The technologies we use to interact greatly affect our understanding of audience and design. They also affect how we think about the context in which we research such topics. If new forms of media are continually changing the nature of our interactions, what approaches can we use to re-think the research we do to better understand audiences? This idea of researching audiences is central to Benjamin Lauren’s article “App Abroad and Mundane Encounters: Challenging How National Cultural Identity Heuristics are Used in Information Design.” In this piece, Lauren examines how technical communicators can use different applications – or apps – to conduct research on audiences from other cultures. By examining this topic, Lauren also looks at how different kinds of interactions – such as study abroad experiences – can create a new context for thinking about and conducting research on users. Lauren’s approach prompts us to re-think both the context in which we can do research and the technologies we might use to do so.
A final item to consider is how we think of collaboration in our current context. Many technical communication activities, for example, require individuals to work together to produce a final product. One such collaborative activity is that of generating translations – a process in which technical communicators and translators often collaborate to produce documentation in different languages. In such situations, perceptions of what translators do affect how technical communicators think about the translation process. In this final entry, Laura Gonzales and Rebecca Zantjer’s “Translation as User-Localization Practice,” asks readers to re-think approaches to conveying meaning across languages. In particular, Gonzales and Zantjer note that, sometimes, the process of communicating ideas in other languages involves both verbal and nonverbal factors. Their research, which looks at how bilinguals convey ideas in translation situations, offers insights that can prompt technical communicators to re-think their perceptions of the translation process (and collaborating with translators). These insights can also prompt technical communicators to re-think how they interact with international colleagues who might be working across languages to share information and exchange ideas.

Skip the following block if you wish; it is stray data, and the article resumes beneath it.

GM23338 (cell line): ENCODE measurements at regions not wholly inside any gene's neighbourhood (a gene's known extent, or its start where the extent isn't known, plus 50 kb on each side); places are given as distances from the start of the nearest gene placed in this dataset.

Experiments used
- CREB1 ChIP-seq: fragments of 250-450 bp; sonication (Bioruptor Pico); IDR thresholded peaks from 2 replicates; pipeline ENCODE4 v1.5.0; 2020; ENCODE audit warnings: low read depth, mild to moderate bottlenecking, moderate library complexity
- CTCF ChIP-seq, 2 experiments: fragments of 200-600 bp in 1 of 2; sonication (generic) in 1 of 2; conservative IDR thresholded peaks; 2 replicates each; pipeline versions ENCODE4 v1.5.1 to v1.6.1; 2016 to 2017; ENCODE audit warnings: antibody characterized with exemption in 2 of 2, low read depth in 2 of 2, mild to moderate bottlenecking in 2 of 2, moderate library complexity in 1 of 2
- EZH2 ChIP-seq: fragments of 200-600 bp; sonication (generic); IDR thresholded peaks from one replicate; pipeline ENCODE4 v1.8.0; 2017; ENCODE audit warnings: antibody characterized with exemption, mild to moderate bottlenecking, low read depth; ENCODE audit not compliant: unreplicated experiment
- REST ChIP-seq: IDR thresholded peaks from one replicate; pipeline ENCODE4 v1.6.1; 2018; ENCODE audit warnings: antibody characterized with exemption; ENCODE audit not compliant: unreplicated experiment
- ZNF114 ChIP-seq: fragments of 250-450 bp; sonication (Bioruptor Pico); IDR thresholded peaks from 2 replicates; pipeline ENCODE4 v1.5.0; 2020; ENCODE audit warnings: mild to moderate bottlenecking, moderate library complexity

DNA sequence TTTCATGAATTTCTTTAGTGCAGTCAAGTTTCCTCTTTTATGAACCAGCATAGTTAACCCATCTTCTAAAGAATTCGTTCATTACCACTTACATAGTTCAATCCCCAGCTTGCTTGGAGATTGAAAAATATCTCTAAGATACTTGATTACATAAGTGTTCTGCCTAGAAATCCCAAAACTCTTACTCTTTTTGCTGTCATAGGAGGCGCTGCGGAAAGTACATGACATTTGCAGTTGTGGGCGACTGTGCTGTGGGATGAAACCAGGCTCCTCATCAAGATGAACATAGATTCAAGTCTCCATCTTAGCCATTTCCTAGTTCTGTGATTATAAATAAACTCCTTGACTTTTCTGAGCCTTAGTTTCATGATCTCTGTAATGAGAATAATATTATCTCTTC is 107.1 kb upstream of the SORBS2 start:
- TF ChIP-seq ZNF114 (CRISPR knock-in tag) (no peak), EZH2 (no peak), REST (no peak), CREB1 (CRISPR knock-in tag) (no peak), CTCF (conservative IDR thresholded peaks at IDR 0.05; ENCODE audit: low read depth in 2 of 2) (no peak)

The themes examined in these four entries appear to be deceptively simple. Each article, however, addresses a larger idea that affects how we think about the current context in which technical communication takes place. Likewise, each of these themes merits reflection – or re-thinking – to consider how we, as a field, might be affected by and thus approach them in the future. Current job postings, for example, provide a valuable context for re-thinking approaches to education to better prepare future generations to be successful members of the field. Similarly, examining the notion of audience in the current context of online global media can help us, as a field, re-think approaches to sharing information in ways that can facilitate international interactions. Re-thinking research in terms of the technologies used and the contexts in which research takes place can provide new approaches to usability and lead to designs that better suit the needs of specific groups of users. And re-thinking translation from a context that is more holistic (that is, verbal and visual) can help us collaborate in different ways in the context of the modern – and future – global economy.
That said, the purpose of this issue is not to be a definitive collection of articles on the most important issues currently facing technical communicators. Rather, these entries should be viewed as starting points to prompt technical communicators to re-think the current context in which we work. Ideally, these starting points can lead to larger discussions of what the current context of our field is and challenge us to re-think current practices with an eye to how the field might change in the future.
It is true; change is constant. Therefore, we need to continually re-think our current context to be better prepared for such change.
About the Guest Editor
Kirk St.Amant is a professor of Technical and Professional Communication and of International Studies at East Carolina University. His areas of research include international/intercultural communication, international aspects of online education, and health and medical communication in global contexts. He is available at firstname.lastname@example.org.